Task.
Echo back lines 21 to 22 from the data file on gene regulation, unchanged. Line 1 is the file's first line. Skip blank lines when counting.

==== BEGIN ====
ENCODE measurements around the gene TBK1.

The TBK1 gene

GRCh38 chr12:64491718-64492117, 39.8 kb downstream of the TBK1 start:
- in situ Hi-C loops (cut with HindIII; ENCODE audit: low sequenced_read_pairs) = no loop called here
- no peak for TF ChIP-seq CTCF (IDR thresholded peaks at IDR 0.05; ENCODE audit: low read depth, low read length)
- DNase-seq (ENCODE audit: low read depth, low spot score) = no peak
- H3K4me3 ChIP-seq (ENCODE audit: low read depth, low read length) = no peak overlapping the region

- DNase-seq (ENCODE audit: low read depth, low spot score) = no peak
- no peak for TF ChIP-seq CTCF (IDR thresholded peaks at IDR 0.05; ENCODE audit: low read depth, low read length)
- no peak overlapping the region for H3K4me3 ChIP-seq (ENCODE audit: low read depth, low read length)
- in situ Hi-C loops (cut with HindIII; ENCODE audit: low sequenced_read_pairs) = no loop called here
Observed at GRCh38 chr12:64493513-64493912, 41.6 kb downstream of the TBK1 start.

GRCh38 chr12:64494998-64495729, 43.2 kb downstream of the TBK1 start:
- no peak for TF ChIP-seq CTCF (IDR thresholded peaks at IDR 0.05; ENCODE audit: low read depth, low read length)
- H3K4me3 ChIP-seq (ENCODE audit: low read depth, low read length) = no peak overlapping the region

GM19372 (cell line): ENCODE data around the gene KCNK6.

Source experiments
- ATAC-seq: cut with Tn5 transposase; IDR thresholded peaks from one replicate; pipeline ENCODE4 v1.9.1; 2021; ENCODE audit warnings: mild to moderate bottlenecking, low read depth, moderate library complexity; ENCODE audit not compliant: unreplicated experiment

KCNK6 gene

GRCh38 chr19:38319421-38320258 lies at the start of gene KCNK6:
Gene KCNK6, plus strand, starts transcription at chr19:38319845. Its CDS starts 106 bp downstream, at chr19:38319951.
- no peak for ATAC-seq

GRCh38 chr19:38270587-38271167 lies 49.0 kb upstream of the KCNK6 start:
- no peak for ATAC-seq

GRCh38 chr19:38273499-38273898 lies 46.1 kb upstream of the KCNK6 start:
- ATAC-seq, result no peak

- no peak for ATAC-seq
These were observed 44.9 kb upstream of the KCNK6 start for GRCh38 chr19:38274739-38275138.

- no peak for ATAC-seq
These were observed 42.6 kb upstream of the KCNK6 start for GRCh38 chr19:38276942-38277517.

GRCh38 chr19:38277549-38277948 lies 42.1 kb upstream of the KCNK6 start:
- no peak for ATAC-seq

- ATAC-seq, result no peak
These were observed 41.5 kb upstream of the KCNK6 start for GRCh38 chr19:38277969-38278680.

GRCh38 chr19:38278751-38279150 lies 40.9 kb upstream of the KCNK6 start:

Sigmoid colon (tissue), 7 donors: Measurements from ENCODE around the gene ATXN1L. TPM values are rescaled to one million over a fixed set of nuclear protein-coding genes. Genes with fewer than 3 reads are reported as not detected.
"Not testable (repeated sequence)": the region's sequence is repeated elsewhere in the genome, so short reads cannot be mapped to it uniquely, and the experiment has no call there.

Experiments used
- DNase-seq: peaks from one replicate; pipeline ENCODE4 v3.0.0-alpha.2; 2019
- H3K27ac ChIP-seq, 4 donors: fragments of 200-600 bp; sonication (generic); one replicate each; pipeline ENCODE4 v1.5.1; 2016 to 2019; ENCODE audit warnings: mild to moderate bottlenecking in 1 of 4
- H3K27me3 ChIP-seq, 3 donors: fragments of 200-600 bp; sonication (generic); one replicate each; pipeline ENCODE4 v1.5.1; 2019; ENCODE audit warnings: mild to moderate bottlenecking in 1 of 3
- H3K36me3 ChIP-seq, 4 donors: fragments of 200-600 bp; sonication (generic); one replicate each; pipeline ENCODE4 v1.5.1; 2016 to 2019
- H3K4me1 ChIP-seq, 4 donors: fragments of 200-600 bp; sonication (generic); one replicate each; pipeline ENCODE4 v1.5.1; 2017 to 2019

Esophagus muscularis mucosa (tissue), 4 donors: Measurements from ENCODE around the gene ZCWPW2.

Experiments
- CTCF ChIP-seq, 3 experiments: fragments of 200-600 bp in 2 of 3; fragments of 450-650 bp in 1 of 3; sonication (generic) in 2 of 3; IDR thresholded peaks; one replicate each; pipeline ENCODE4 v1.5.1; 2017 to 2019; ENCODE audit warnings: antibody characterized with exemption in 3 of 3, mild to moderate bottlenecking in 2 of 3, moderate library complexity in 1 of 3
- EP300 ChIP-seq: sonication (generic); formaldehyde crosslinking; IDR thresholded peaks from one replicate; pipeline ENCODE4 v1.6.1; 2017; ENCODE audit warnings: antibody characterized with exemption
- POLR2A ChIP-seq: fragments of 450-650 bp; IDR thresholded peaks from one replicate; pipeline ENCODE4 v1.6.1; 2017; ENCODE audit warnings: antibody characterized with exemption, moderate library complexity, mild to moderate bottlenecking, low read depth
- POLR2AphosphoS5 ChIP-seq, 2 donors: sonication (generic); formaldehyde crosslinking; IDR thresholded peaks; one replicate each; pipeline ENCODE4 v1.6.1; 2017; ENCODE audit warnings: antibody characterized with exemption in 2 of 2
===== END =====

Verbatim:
Gene KCNK6, plus strand, starts transcription at chr19:38319845. Its CDS starts 106 bp downstream, at chr19:38319951.
- no peak for ATAC-seq